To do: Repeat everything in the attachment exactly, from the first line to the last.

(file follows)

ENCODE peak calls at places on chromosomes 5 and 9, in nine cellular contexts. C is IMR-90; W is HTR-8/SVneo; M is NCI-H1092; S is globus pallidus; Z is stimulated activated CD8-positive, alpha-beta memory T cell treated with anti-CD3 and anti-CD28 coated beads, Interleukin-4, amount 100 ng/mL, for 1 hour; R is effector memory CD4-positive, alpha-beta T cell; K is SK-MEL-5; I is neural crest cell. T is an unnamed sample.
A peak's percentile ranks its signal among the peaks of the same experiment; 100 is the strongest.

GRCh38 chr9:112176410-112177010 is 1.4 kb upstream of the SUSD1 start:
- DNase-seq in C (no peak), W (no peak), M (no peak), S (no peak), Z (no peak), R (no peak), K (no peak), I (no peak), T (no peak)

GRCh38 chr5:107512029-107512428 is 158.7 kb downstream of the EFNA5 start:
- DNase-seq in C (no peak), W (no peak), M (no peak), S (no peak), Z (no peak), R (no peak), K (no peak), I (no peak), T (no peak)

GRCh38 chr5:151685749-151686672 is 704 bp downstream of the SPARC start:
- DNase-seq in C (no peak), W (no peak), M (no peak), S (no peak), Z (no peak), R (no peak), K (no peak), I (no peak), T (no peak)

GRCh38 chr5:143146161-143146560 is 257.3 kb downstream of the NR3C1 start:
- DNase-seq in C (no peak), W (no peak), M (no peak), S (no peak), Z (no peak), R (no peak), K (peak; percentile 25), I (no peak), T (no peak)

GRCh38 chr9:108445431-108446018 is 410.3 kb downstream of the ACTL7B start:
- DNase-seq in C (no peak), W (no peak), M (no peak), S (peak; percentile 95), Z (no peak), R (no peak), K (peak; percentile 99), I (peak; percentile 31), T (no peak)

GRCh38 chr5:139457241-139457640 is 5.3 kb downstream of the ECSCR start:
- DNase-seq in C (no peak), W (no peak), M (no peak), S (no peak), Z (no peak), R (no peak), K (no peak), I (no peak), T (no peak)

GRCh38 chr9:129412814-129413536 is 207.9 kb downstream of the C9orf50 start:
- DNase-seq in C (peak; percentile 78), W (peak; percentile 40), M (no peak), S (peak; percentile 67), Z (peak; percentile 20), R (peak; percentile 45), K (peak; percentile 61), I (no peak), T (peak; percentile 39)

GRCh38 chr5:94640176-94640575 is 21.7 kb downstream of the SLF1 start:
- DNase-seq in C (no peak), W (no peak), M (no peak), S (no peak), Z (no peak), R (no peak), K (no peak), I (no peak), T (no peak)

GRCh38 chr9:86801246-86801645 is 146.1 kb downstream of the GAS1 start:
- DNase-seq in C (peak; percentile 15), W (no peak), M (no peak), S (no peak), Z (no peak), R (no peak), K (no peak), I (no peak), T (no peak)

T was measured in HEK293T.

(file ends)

ENCODE peak calls at places on chromosomes 5 and 9, in nine cellular contexts. C is IMR-90; W is HTR-8/SVneo; M is NCI-H1092; S is globus pallidus; Z is stimulated activated CD8-positive, alpha-beta memory T cell treated with anti-CD3 and anti-CD28 coated beads, Interleukin-4, amount 100 ng/mL, for 1 hour; R is effector memory CD4-positive, alpha-beta T cell; K is SK-MEL-5; I is neural crest cell. T is an unnamed sample.
A peak's percentile ranks its signal among the peaks of the same experiment; 100 is the strongest.

GRCh38 chr9:112176410-112177010 is 1.4 kb upstream of the SUSD1 start:
- DNase-seq in C (no peak), W (no peak), M (no peak), S (no peak), Z (no peak), R (no peak), K (no peak), I (no peak), T (no peak)

GRCh38 chr5:107512029-107512428 is 158.7 kb downstream of the EFNA5 start:
- DNase-seq in C (no peak), W (no peak), M (no peak), S (no peak), Z (no peak), R (no peak), K (no peak), I (no peak), T (no peak)

GRCh38 chr5:151685749-151686672 is 704 bp downstream of the SPARC start:
- DNase-seq in C (no peak), W (no peak), M (no peak), S (no peak), Z (no peak), R (no peak), K (no peak), I (no peak), T (no peak)

GRCh38 chr5:143146161-143146560 is 257.3 kb downstream of the NR3C1 start:
- DNase-seq in C (no peak), W (no peak), M (no peak), S (no peak), Z (no peak), R (no peak), K (peak; percentile 25), I (no peak), T (no peak)

GRCh38 chr9:108445431-108446018 is 410.3 kb downstream of the ACTL7B start:
- DNase-seq in C (no peak), W (no peak), M (no peak), S (peak; percentile 95), Z (no peak), R (no peak), K (peak; percentile 99), I (peak; percentile 31), T (no peak)

GRCh38 chr5:139457241-139457640 is 5.3 kb downstream of the ECSCR start:
- DNase-seq in C (no peak), W (no peak), M (no peak), S (no peak), Z (no peak), R (no peak), K (no peak), I (no peak), T (no peak)

GRCh38 chr9:129412814-129413536 is 207.9 kb downstream of the C9orf50 start:
- DNase-seq in C (peak; percentile 78), W (peak; percentile 40), M (no peak), S (peak; percentile 67), Z (peak; percentile 20), R (peak; percentile 45), K (peak; percentile 61), I (no peak), T (peak; percentile 39)

GRCh38 chr5:94640176-94640575 is 21.7 kb downstream of the SLF1 start:
- DNase-seq in C (no peak), W (no peak), M (no peak), S (no peak), Z (no peak), R (no peak), K (no peak), I (no peak), T (no peak)

GRCh38 chr9:86801246-86801645 is 146.1 kb downstream of the GAS1 start:
- DNase-seq in C (peak; percentile 15), W (no peak), M (no peak), S (no peak), Z (no peak), R (no peak), K (no peak), I (no peak), T (no peak)

T was measured in HEK293T.